In May 2017, Kayla Deere thought she had passed the halfway point of her pregnancy when abnormal sonogram findings alerted her doctor to complications. Already the mother of a 6-year-old son and an 8-year-old stepdaughter, Deere agonized in the days after her 20-week sonogram.
“I couldn’t work because I was too emotional. And so I’d have to get it together around my son and take him to school, and I would just come home and cry the whole time.”
Additional tests confirmed her baby had the chromosomal condition Trisomy 18, also known as Edwards syndrome. Infants with the genetic disorder experience low birthweight, severe developmental delays, and — oftentimes — serious defects of the heart, lungs, kidneys, intestines and stomach that can threaten their lives before and after birth. Studies show high rates of mortality in utero and only 5-10% of infants living past their first birthday. Those who do experience significant developmental delays.
During that week and a half of intensive tests and appointments, Deere and her husband met with specialists, including a genetic counselor, who deemed their son’s condition “incompatible with life.”
Deere, now 41, recalled through tears the sadness she felt. Although medical professionals couldn’t predict the future, they counseled the couple on possible scenarios.
Should Deere carry the pregnancy full term, they could offer her counseling and support. If the baby — whom they called Jack — survived birth, he might only live for seconds, minutes, hours, a day. And he would experience trauma.
Deere’s instincts launched her into protection mode.
“For me personally, I think it’s my job as a mom to protect my kids. And so the only thing I could do at that point to protect him is to make sure that he didn’t suffer. And so we chose that we were going to interrupt the pregnancy.”
Deere said she hoped sharing her personal account might help those who haven’t walked in her shoes to see another point of view. She said she felt no judgment toward others who don’t follow the same path.
“I don’t think that my abortion reason or story is more important than anyone else’s. I think that every woman’s story is equally as important because it’s their story, and it’s their life. And none of it’s easy.
“There are women that are in my position that do continue the pregnancy, and I respect that as well. It has to be what they think, and what they believe, and their experience. It’s all about that. It really has nothing to do with anyone else. None of this really affects anyone else other than the woman and the child.”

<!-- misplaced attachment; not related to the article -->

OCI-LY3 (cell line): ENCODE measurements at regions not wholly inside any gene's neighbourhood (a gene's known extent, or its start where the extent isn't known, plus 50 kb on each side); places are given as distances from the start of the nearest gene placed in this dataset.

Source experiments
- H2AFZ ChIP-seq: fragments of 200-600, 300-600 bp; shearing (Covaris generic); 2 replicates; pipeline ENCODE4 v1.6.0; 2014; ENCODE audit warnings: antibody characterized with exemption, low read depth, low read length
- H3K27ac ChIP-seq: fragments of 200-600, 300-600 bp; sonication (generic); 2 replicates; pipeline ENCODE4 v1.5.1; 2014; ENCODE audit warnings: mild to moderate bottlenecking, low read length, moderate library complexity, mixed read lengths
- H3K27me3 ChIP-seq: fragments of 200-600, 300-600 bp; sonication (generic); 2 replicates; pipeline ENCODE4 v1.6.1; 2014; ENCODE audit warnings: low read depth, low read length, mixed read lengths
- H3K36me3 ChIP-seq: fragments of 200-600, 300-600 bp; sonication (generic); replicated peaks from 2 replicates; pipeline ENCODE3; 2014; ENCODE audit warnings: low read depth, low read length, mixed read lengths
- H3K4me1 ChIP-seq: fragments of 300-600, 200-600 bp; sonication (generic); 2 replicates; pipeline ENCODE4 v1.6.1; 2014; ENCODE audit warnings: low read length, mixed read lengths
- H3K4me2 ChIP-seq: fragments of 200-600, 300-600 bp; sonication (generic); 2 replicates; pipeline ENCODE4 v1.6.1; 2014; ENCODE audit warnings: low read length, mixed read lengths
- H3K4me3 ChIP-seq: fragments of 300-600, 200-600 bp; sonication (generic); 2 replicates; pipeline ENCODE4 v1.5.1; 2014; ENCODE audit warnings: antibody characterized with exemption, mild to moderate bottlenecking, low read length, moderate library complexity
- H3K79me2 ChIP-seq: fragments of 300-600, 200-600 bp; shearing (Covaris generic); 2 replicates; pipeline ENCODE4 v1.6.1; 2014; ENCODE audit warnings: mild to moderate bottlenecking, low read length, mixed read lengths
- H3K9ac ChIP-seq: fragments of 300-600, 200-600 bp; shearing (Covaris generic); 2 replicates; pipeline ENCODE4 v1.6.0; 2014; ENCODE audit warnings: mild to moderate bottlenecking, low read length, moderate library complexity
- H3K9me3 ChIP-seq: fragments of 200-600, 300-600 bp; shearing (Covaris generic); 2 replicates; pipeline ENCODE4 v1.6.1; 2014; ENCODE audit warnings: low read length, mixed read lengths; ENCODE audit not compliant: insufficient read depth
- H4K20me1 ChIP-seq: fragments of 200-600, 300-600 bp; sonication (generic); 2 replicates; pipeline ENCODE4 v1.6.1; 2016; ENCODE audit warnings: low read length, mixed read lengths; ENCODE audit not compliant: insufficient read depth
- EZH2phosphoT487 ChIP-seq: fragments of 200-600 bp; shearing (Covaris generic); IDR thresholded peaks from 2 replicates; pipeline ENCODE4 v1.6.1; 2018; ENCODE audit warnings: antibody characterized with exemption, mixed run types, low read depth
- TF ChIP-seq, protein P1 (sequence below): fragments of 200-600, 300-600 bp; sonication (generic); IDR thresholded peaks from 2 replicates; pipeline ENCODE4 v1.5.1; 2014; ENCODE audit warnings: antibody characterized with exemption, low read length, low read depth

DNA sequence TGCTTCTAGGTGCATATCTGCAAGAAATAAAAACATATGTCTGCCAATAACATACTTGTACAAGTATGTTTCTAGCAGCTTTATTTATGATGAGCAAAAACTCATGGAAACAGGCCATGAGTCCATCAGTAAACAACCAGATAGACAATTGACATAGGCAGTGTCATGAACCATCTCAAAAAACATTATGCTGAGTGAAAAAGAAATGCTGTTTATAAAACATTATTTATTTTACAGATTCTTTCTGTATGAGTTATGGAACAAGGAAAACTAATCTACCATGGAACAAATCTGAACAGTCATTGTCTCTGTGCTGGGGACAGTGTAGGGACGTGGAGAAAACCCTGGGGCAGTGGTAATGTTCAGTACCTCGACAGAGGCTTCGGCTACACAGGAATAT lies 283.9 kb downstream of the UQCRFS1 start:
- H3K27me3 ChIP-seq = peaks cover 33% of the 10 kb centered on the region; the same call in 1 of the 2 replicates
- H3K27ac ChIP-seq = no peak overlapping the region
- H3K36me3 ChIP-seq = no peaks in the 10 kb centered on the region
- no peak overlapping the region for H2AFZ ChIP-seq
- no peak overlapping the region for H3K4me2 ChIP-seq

Deere’s home state was no longer an option for her abortion health care; Kansas bans almost all abortions 21 weeks and six days or more after the first day of a pregnant person’s last menstrual period. Only clinics in a few states would perform the procedure during the 22nd week of Deere’s pregnancy. She chose the closest one: Colorado.
She and her husband arranged child care and booked last-minute flights, a rental car and a hotel for a week. They also contacted the Kansas Abortion Fund, which provided financial support and made payment directly to the clinic in Colorado.
Deere began the dayslong process the medical procedure would entail with counseling. Wrapped in grief, Deere and her husband traveled back and forth between the hotel and clinic each day during the induction abortion process.
She described her time in Colorado as “terrible” and feared she wouldn’t make it back to Lawrence to reunite with her other children.
“Honestly, the whole week we were there, I maybe said two words to my husband, just because I was so ‘in it’ and depressed. I’m very fortunate to be in a spot where I can afford that as well. For women that couldn’t, that aren’t in that position, I don’t know what they would do,” she said. “It was very hard to leave my kids here and be there.”
When it was time to deliver Jack, Deere did so in the presence of a doctor and a nurse while holding the hand of a support doula. Her husband and her phone were not allowed to accompany her. Besides the physical pain of childbirth, the grief swept over Deere. The abortion did not immediately stop the production of pregnancy hormones, and her milk still came in after her loss.
“I’ve had two of my kids with no drugs and that is painful, but this was the most painful thing I’ve ever experienced, because I didn’t have a baby to hold.”
Deere commended the people who cared for her at the clinic throughout that difficult experience. They made tiny imprints of Jack’s hands and feet for Deere to take home, and they helped coordinate his cremation.